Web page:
Is McDonald's Still a Golden Stock?

After a stellar year as the Dow's top performer in 2011, McDonald's (NYS: MCD) stock wasn't doing too hot after its most recent sales report, though shares have been picking up this week. The company's February sales report came as a disappointment to analysts, with comparable sales growth falling short of expectations. And now, with a new CEO planned, the company's prospects for future growth are open to question.

New Big Mac in charge
The company announced last Thursday that Chief Operating Officer Don Thompson will be taking over as CEO after Jim Skinner retires at the end of June. Skinner, who has been CEO since November 2004, took the reins at a particularly difficult time for the company. His predecessors departed under unfavorable circumstances, and the stock, affected by substantial negative publicity, remained depressed during the earlier part of the decade. Skinner helped change all that. During his tenure, the company's stock price more than tripled and its free cash flow almost doubled. The fast-food powerhouse recently reported 106 consecutive months of positive same-store sales growth. The question on investors' minds is whether Thompson, a 22-year veteran of the company, can continue to lead the Golden Arches forward.

Given the company's long-term fundamentals and the quality of its succession planning process, I think the answer is an unequivocal yes. McDonald's succession pipeline grooms the future CEO through instruction by the executive team, as well as outside experts. Thompson, as head of McDonald's USA from 2006 to 2010, was responsible for the strategy and business results of more than 14,000 U.S. stores. He also played a major role in the rollout of the highly profitable McCafe beverage line in 2008. Critics citing Thompson's "lack of international exposure" should note that, as the company's COO, he was in charge of global strategy and operations and traveled to nearly every country in which McDonald's has a presence. In an interview with CNBC, Skinner expressed confidence that McDonald's growth will continue under Thompson's watch. Looking past the CEO switch-up, an inspection of the company's fundamentals is even more promising.

A track record of excellence
Between 2002 and 2011, McDonald's increased average annual sales by 6.4% and more than doubled its operating margins -- quite a remarkable feat for a fast-food company. The company boasts a five-year average operating margin of 27.4%, trouncing that of its closest competitor, Yum! Brands (NYS: YUM) , by a whopping 13.2%. Smaller competitors Wendy's (NAS: WEN) and Jack in the Box (NAS: JACK) are even further behind, with average operating margins of 5.3% and 7.7%, respectively.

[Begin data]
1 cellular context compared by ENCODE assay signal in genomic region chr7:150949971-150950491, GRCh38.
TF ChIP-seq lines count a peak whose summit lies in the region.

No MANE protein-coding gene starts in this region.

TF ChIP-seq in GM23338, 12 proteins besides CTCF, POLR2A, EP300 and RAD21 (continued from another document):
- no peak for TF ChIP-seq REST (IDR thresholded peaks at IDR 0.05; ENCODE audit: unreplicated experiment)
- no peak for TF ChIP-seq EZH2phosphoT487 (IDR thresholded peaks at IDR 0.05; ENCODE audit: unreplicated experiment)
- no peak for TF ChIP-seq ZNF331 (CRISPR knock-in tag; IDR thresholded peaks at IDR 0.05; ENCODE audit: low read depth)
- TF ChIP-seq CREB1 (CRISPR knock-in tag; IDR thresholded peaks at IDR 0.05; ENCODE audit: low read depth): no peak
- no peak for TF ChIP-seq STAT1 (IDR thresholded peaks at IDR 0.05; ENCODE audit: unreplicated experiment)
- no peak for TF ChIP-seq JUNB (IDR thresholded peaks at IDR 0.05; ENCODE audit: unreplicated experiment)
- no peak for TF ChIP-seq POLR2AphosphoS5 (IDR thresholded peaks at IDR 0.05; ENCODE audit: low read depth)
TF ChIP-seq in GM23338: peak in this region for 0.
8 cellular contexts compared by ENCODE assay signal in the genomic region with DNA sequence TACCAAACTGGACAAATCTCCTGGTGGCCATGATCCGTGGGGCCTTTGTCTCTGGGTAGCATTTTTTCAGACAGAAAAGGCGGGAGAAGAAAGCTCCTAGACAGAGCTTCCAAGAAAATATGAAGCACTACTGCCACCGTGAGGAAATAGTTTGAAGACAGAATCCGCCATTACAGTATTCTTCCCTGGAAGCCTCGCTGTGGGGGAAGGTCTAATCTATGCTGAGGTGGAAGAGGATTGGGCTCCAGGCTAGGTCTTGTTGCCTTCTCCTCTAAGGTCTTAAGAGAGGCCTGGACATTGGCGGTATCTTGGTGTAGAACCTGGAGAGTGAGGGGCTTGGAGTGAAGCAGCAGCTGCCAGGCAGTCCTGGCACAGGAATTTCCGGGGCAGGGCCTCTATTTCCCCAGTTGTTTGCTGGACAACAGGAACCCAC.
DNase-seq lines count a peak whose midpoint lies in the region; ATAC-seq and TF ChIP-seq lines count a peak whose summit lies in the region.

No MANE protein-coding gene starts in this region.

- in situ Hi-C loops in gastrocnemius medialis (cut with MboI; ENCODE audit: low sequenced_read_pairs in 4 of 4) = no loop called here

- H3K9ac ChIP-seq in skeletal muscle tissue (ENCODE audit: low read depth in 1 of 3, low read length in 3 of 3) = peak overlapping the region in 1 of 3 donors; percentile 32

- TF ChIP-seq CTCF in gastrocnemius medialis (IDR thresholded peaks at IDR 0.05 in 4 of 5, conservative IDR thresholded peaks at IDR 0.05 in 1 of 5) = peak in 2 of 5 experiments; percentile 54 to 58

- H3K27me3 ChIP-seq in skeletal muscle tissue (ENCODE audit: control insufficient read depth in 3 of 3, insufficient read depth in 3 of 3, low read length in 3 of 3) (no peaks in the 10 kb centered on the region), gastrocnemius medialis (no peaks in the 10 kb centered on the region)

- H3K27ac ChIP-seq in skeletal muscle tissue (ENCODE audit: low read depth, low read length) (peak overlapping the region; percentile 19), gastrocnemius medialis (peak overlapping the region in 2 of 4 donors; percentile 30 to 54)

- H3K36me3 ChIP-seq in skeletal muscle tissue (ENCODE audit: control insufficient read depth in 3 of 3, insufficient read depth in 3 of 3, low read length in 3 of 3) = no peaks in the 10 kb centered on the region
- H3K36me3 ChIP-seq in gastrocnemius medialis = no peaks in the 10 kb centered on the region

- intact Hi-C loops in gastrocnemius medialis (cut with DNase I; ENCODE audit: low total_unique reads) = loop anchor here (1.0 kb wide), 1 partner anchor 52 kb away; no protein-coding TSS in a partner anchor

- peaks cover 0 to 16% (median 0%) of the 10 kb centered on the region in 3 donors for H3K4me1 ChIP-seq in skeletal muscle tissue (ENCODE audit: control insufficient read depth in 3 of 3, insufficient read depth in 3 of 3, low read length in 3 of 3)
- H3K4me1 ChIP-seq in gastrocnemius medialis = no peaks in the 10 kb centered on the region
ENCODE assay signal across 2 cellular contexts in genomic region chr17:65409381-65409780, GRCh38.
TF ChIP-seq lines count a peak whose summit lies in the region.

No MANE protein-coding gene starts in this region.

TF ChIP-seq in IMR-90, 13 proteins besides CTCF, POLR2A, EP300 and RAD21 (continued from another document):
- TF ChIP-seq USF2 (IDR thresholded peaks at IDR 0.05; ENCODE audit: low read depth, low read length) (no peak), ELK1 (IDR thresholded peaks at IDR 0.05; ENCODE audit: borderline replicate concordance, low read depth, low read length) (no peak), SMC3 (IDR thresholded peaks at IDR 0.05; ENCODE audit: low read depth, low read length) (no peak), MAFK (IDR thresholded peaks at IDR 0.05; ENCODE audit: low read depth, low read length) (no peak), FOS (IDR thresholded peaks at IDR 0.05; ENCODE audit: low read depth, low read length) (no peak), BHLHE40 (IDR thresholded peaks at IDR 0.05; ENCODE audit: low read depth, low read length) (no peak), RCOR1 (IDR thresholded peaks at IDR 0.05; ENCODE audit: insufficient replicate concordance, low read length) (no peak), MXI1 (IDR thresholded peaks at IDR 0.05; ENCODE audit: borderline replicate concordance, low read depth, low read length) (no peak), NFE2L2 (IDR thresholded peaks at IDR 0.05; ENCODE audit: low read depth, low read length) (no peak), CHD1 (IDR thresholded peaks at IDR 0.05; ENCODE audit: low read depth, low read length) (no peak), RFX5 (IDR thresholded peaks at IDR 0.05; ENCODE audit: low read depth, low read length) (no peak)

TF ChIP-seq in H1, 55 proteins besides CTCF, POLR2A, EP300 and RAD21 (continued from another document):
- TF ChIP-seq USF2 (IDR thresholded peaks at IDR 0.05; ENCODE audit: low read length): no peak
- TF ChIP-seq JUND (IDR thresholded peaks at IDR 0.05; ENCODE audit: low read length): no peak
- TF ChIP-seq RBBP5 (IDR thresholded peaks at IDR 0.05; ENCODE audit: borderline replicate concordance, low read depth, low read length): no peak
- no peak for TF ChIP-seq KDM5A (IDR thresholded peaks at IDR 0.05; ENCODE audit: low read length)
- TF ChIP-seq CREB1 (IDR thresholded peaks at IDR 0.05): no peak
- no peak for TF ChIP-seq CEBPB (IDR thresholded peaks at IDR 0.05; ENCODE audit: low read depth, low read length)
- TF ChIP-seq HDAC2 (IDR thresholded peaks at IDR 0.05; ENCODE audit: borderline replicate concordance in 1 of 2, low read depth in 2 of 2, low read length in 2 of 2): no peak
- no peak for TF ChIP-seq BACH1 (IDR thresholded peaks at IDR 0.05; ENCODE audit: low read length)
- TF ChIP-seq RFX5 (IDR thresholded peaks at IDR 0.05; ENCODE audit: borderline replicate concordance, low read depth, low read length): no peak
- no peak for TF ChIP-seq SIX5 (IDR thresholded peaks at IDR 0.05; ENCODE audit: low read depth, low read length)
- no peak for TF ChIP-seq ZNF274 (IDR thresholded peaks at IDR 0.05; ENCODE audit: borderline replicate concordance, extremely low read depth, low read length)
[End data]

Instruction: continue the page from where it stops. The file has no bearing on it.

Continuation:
As far as dividends go, McDonald's has paid uninterrupted dividends since 1976, with an impressive current yield of 2.9%. To shareholders' delight, dividend payments have increased by a remarkable 20% per year over the past five years. However, the company's FCF payout ratios have been trending upward, from 48% in 2008 to roughly 59% in 2011. Using conservative assumptions about future growth in revenue and earnings, this pattern suggests that the 20% growth in dividends cannot continue forever. Still, this is no reason for alarm -- simply a consideration for investors who may expect the 20% dividend growth to continue indefinitely.

Lastly, one oft-overlooked aspect of Mickey D's is its value as a real estate play. Unbeknownst to its millions of patrons, McDonald's effectively serves as a real estate holding company, owning thousands of prime commercial properties throughout the world. Through its heavily franchised business model, the company receives a steady stream of revenue in the form of rent and royalty income, which continues to improve cash from operations. Today, a little more than 80% of the company's 33,000-plus restaurant locations are franchised, while the rest are company-operated stores.

The road ahead
While McDonald's still faces some headwinds this year in the form of commodity cost increases and a strengthening dollar, the company is well positioned to overcome these challenges with its diverse menu, competitive prices, and an unrivaled marketing budget. Despite long-standing criticisms regarding the nutritional content of its products, McDonald's has quickly and effectively adapted to changing consumer demands, having introduced a host of healthier options such as salads and snack wraps. In addition, with the introduction of its wildly successful McCafe line in 2008, the company offers a host of lower-cost, higher-margin beverages to better serve price sensitive customers in search of value. Under Thompson's watch, beverages should remain a fundamental driver of growth.

In the year ahead, the company will continue its reimaging plan and also intends to invest $2.9 billion to open an additional 1,300 stores around the world, including 250 in China -- a market that offers significant room for additional growth. With its newer, more upscale image and continued dedication to the consumer experience, McDonald's is making all the right moves to sustain its position as top dog in the quick-service restaurant space. This iconic and universally appealing brand continues to be one of the best defensive dividend-paying stocks you can buy today.

These are just a few of the reasons McDonald's has not only been called The Greatest Dividend Stock on the Dow but has also been highlighted as one of the 3 American Companies Set to Dominate the World. You can learn about the other two right here.

At the time thisarticle was published Fool contributorArjun Sreekumarowns no shares of McDonald's.Motley Fool newsletter serviceshave recommended buying shares of Yum! Brands and McDonald's. The Motley Fool has adisclosure policy.
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